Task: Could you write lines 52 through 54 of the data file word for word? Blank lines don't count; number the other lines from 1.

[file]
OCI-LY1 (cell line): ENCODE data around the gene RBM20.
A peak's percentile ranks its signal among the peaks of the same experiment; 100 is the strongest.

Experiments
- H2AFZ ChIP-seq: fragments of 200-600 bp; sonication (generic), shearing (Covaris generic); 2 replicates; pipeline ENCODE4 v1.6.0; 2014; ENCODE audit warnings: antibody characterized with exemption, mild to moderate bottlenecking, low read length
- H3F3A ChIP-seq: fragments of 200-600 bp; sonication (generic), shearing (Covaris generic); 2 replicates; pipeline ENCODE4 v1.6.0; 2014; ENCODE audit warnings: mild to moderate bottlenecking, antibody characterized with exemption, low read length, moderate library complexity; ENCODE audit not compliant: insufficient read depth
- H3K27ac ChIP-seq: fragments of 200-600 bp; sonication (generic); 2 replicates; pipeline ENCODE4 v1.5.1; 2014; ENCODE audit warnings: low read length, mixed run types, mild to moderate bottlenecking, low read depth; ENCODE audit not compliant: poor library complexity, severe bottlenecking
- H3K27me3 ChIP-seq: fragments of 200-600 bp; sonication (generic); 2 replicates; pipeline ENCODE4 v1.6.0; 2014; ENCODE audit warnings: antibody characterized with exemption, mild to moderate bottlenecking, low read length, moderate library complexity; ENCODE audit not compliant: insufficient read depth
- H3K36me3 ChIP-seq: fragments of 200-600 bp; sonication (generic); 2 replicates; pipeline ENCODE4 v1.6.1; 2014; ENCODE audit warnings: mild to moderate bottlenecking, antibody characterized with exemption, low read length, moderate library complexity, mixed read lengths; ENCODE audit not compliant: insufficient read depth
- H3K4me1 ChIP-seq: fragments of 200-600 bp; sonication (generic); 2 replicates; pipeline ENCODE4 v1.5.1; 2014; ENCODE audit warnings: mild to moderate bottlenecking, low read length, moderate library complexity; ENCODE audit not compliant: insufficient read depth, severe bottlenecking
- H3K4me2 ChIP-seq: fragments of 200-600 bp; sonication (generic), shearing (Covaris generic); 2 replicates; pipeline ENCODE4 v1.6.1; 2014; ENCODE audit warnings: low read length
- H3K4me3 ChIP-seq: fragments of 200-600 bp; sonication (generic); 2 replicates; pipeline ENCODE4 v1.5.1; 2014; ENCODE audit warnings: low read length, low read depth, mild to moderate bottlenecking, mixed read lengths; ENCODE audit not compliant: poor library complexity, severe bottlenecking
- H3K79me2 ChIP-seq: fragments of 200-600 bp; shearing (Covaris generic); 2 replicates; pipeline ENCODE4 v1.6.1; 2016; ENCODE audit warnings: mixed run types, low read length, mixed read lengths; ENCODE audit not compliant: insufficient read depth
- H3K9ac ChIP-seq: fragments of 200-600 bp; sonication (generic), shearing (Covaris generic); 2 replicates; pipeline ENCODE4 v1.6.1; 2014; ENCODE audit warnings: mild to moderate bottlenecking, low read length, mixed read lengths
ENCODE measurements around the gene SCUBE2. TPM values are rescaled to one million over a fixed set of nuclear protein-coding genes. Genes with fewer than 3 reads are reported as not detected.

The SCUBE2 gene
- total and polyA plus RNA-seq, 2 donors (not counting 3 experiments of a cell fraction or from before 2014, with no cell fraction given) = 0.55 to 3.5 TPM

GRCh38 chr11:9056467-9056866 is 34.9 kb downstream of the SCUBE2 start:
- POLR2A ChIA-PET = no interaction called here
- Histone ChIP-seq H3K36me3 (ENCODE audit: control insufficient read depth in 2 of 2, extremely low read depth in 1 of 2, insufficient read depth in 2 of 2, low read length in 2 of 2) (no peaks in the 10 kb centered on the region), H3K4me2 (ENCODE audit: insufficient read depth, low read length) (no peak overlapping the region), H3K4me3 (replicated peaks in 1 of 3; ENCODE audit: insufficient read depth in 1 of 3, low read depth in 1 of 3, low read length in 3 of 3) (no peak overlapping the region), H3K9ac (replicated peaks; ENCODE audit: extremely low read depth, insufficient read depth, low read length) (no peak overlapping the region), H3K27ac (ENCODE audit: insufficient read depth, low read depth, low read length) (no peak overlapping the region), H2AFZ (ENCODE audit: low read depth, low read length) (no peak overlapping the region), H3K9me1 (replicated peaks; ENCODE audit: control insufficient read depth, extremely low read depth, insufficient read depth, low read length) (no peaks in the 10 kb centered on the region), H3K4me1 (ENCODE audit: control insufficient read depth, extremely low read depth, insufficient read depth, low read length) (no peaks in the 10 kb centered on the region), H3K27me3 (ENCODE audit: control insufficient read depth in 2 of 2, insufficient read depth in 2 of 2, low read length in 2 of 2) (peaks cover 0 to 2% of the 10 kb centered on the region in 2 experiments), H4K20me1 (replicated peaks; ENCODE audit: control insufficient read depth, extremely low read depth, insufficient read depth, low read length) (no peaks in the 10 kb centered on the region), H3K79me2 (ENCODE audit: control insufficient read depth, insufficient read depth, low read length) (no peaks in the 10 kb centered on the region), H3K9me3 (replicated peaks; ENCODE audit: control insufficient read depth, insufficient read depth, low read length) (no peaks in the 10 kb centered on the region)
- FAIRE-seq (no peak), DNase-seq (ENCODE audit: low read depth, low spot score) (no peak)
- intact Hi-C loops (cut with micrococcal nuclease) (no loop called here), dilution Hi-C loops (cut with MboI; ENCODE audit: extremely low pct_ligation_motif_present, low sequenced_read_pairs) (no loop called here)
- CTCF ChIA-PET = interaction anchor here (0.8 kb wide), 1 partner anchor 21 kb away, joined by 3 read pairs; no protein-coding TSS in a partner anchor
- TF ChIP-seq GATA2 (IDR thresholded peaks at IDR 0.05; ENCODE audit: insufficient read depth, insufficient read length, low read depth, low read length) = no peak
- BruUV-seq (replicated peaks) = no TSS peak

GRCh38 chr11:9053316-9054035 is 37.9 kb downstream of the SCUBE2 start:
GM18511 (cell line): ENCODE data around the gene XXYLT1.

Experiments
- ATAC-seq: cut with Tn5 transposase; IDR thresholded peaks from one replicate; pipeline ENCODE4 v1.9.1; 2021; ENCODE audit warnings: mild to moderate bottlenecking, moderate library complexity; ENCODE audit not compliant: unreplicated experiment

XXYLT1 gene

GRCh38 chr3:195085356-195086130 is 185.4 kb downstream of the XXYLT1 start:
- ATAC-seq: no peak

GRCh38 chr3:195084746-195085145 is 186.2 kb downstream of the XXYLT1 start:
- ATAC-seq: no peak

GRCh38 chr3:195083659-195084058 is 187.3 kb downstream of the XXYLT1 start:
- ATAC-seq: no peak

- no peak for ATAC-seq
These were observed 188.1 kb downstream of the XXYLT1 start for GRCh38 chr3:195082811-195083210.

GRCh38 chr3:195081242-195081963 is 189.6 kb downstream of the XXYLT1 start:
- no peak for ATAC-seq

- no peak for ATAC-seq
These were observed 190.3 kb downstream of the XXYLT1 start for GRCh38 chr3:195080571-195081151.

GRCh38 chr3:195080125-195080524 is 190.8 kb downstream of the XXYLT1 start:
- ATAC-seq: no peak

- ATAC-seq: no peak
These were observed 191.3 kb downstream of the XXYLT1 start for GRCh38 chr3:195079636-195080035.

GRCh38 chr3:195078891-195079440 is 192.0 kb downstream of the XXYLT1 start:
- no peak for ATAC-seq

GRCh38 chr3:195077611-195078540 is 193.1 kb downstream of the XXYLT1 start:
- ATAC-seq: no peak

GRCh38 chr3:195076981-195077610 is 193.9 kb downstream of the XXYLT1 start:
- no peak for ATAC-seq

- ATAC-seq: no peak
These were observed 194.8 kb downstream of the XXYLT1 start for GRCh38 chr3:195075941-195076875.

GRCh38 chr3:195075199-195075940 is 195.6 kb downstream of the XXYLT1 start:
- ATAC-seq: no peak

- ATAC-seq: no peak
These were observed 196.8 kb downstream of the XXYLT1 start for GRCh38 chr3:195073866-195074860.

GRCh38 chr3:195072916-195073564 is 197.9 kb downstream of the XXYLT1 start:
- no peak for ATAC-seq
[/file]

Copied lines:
- ATAC-seq: no peak
These were observed 194.8 kb downstream of the XXYLT1 start for GRCh38 chr3:195075941-195076875.

GRCh38 chr3:195075199-195075940 is 195.6 kb downstream of the XXYLT1 start: